Chaos as systemic and structural evil

Israel never lived up to this challenge to become a beacon that would draw all people to their God. Rather than see God rule the world from Jerusalem, they saw Babylonia, Persia, Alexander the Great, the Seleucids, and then Rome conquer and rule over them in turn, you see a pattern here. The kingdoms of this world are arrayed against the kingdom of God. They’re relentless in their will to dominate, and their success is the success of chaos: violent oppression. So, when we think about the systems of the world that can take hold of us, it’s worth considering the word that we hear in Ephesians chapter 6. What we read there is that we are involved in a battle that’s not with flesh and blood, but with powers and principalities. In other words, our battle isn’t against human beings, it is with systemic and structural evil that the Bible names chaos. This requires a spiritual response called repentance. The good news is that if we recognize and acknowledge the systems that enslave us through repentance, because we are part of the problem by not doing the will of God in our world, which only complicates chaos and adds to it. As we experience this liberation, we will be participating with God in the dispelling of chaos and the establishing of God’s intentions for our world. Racism comes quickly to mind. The Bible is very clear that God’s love is extended to all, that God wants all people to prosper and live a life of well-being, and that no one is beyond the providential care of God. Indeed, Jesus said that God sends the rain on the just and the unjust, and the sun to shine on the righteous and the unrighteous. Yet the principalities and powers, chaos’s agents, continue to sew suspicion of the other, mark differences as deficiencies, and promote false claims of superiority and inferiority in an effort to keep God’s hope for humanity a distant, if not impossible dream. Only personal and corporate repentance can stem this evil in our world.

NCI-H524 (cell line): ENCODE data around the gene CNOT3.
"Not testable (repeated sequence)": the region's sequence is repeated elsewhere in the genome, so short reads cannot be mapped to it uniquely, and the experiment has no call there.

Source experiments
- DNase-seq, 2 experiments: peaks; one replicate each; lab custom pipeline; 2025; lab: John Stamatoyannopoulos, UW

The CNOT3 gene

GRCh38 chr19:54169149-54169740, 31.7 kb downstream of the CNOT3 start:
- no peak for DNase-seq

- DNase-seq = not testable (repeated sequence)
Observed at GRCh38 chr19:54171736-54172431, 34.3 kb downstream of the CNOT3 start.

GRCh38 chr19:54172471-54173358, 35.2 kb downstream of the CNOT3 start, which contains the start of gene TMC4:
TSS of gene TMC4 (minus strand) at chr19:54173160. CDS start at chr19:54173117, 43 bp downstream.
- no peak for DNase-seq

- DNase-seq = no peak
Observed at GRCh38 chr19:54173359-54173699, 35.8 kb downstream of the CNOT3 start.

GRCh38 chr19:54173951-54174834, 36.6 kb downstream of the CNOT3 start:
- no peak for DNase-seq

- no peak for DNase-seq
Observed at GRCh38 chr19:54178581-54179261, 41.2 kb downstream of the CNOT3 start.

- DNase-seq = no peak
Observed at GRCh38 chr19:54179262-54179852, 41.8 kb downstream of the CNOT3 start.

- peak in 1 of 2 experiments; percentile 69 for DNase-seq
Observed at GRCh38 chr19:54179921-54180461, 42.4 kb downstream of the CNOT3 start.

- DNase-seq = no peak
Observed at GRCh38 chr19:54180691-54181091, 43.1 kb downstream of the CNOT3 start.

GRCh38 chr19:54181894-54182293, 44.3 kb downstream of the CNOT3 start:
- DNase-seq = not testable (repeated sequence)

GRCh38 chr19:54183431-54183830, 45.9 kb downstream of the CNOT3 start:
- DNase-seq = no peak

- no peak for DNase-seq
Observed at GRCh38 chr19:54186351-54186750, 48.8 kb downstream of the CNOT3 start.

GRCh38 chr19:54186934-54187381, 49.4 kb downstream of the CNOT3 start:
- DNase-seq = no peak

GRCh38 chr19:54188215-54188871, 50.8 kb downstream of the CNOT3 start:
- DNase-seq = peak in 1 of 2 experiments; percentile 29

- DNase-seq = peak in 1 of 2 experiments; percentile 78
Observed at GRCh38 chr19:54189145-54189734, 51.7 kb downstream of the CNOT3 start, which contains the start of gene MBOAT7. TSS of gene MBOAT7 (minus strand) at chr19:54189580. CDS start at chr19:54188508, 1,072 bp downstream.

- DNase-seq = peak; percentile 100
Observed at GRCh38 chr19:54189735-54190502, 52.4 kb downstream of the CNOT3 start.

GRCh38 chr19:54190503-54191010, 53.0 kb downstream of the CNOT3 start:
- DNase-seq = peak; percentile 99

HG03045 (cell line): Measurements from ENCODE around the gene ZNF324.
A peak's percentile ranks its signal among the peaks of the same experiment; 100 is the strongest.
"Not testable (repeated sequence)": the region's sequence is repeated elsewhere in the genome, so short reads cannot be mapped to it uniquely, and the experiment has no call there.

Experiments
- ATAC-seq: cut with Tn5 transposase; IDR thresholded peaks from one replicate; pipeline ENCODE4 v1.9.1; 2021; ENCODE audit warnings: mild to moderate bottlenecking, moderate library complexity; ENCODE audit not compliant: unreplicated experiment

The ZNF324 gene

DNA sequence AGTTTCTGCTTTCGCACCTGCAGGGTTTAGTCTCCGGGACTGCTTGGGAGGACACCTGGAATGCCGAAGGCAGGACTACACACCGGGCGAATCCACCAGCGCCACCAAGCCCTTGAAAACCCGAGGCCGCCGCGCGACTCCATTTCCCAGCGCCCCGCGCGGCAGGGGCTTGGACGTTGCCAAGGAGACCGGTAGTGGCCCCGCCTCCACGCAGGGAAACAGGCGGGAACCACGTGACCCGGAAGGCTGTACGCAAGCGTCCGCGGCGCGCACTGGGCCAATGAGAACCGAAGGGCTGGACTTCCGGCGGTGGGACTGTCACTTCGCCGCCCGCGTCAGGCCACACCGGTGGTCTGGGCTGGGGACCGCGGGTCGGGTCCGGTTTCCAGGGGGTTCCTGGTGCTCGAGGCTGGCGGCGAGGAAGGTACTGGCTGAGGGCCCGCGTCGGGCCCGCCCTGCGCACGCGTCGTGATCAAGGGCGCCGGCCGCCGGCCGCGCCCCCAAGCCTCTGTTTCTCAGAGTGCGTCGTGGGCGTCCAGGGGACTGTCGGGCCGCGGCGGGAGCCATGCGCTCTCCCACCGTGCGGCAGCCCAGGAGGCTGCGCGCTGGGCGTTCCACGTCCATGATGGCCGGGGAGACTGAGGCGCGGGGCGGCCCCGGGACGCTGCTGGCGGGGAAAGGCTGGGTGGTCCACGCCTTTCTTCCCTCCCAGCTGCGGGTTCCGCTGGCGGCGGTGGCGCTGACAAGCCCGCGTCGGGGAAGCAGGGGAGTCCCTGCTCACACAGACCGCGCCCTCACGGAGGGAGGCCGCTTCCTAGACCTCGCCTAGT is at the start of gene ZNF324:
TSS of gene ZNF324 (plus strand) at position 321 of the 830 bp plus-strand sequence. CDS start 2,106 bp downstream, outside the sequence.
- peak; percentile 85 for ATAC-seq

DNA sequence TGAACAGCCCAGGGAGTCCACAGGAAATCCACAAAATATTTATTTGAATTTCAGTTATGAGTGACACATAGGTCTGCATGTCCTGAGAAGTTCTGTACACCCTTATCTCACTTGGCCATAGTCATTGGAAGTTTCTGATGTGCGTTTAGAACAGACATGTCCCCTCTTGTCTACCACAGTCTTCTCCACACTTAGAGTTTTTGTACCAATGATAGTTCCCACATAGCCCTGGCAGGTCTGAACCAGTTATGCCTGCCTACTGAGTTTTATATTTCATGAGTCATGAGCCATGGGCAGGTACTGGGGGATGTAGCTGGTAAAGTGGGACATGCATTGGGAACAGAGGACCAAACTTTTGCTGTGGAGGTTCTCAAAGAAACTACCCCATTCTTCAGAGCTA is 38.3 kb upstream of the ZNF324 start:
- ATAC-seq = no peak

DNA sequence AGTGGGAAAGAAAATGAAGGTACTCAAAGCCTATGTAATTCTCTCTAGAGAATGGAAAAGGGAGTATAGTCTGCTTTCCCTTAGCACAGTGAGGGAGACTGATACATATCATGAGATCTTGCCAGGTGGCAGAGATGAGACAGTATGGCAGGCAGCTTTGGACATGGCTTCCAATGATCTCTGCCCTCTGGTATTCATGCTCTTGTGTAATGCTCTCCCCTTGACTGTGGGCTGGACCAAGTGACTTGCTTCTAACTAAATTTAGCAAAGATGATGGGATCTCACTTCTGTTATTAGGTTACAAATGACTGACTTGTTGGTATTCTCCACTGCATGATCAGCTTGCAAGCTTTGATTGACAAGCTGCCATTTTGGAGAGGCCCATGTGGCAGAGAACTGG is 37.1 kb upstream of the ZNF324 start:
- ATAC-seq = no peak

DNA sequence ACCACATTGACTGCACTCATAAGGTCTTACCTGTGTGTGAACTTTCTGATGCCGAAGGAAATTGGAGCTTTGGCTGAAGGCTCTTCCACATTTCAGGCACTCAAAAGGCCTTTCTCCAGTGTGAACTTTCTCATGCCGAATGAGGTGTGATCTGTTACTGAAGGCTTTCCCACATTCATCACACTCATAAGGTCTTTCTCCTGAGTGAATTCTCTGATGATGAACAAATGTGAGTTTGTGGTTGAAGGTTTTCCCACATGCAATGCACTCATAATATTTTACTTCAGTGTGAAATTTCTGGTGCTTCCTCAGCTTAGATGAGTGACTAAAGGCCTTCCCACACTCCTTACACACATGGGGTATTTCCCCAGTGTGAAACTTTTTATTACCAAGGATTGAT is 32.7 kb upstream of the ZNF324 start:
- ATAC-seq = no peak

Chaos is winning but the goal is still in place

The goal of accomplishing the worldwide recognition of Yahweh as the only true God did not happen through the nation of Israel. We owe it to the apostle Paul, who saw the mission of Jesus as the force that would unify Jews and Gentiles. In other words, all nations together into one family, thereby fulfilling the promise to Abraham that all nations would be blessed in him. Matthew follows by patiently teaching his congregation of Jews to go into all the world and preach the Gospel to all nations, to Ethnos, every ethnicity, and every kind of people in the world, which was always God’s intention to bring into one community. There is no way that we can say that God has abandoned the Jews, not at all, but has brought Gentiles and Jews together in the pursuit of God’s purposes for our world. Christians believe that it is through Jesus, the Messiah of Israel. Simeon took Jesus in his arms and praise God, saying, “for my eyes have seen the salvation which you have prepared in the presence of all peoples, a light for revelation to the Gentiles and for glory to your people, Israel.” What God has done is to take Jews, Gentiles, and all people and put them together in one community. John the Revelator picks us up and declares, the nations will walk by this light of Jesus, and the kings of the earth will bring their glory into it. Well, it appears that neither Israel, Luke nor the Revelator got it quite right. Now, some two thousand years since the Jesus movement began, can we say that the church got it right? One might even dare to ask, has God another plan in mind? Given God’s ability to change direction due to facts on the ground, we can only surmise, and for some of us even hope. But here we are in the meantime, when the goal for God’s world is at the mercy of chaos, with its knee forced heavily on the neck of the world.

Can the Church rise to the occasion and become the leaven that leavens the whole lump of the world? Can we truly commit to thwarting the destructive results of chaos by living for the sake of one another and the world? Can you? Can I? This remains to be seen…or not.